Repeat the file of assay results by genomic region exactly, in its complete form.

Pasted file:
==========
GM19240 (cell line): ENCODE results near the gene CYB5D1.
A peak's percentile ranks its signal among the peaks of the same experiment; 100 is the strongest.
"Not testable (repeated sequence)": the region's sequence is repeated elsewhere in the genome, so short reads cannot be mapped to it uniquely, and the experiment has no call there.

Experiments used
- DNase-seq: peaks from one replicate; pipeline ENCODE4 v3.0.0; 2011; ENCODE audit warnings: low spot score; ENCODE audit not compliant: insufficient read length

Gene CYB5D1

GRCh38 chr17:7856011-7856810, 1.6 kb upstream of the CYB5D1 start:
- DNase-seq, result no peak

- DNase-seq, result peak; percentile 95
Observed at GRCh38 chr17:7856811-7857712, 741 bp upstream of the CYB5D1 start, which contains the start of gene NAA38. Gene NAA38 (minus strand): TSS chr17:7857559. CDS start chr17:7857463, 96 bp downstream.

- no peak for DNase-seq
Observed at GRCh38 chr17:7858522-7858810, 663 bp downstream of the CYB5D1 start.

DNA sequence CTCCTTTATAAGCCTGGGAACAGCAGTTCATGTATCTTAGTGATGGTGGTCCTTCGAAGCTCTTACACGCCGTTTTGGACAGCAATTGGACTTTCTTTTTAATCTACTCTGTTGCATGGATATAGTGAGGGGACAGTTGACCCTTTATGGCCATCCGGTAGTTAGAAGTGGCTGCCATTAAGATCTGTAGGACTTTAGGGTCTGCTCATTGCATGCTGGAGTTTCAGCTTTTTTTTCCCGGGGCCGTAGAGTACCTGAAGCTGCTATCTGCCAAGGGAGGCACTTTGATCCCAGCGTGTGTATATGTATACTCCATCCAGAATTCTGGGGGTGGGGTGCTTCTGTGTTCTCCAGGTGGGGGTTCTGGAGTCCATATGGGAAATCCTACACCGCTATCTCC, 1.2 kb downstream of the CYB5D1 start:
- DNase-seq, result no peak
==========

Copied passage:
GM19240 (cell line): ENCODE results near the gene CYB5D1.
A peak's percentile ranks its signal among the peaks of the same experiment; 100 is the strongest.
"Not testable (repeated sequence)": the region's sequence is repeated elsewhere in the genome, so short reads cannot be mapped to it uniquely, and the experiment has no call there.

Experiments used
- DNase-seq: peaks from one replicate; pipeline ENCODE4 v3.0.0; 2011; ENCODE audit warnings: low spot score; ENCODE audit not compliant: insufficient read length

Gene CYB5D1

GRCh38 chr17:7856011-7856810, 1.6 kb upstream of the CYB5D1 start:
- DNase-seq, result no peak

- DNase-seq, result peak; percentile 95
Observed at GRCh38 chr17:7856811-7857712, 741 bp upstream of the CYB5D1 start, which contains the start of gene NAA38. Gene NAA38 (minus strand): TSS chr17:7857559. CDS start chr17:7857463, 96 bp downstream.

- no peak for DNase-seq
Observed at GRCh38 chr17:7858522-7858810, 663 bp downstream of the CYB5D1 start.

DNA sequence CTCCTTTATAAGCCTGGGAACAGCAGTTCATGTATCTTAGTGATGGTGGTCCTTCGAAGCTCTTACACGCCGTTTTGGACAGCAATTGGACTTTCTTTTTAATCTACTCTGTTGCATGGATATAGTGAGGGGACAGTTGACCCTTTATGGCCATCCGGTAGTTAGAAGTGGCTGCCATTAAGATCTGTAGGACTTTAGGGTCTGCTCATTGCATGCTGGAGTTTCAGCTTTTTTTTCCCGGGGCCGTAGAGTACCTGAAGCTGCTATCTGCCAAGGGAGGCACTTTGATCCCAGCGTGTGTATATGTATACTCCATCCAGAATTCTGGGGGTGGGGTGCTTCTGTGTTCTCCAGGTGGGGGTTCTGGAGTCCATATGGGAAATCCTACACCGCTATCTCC, 1.2 kb downstream of the CYB5D1 start:
- DNase-seq, result no peak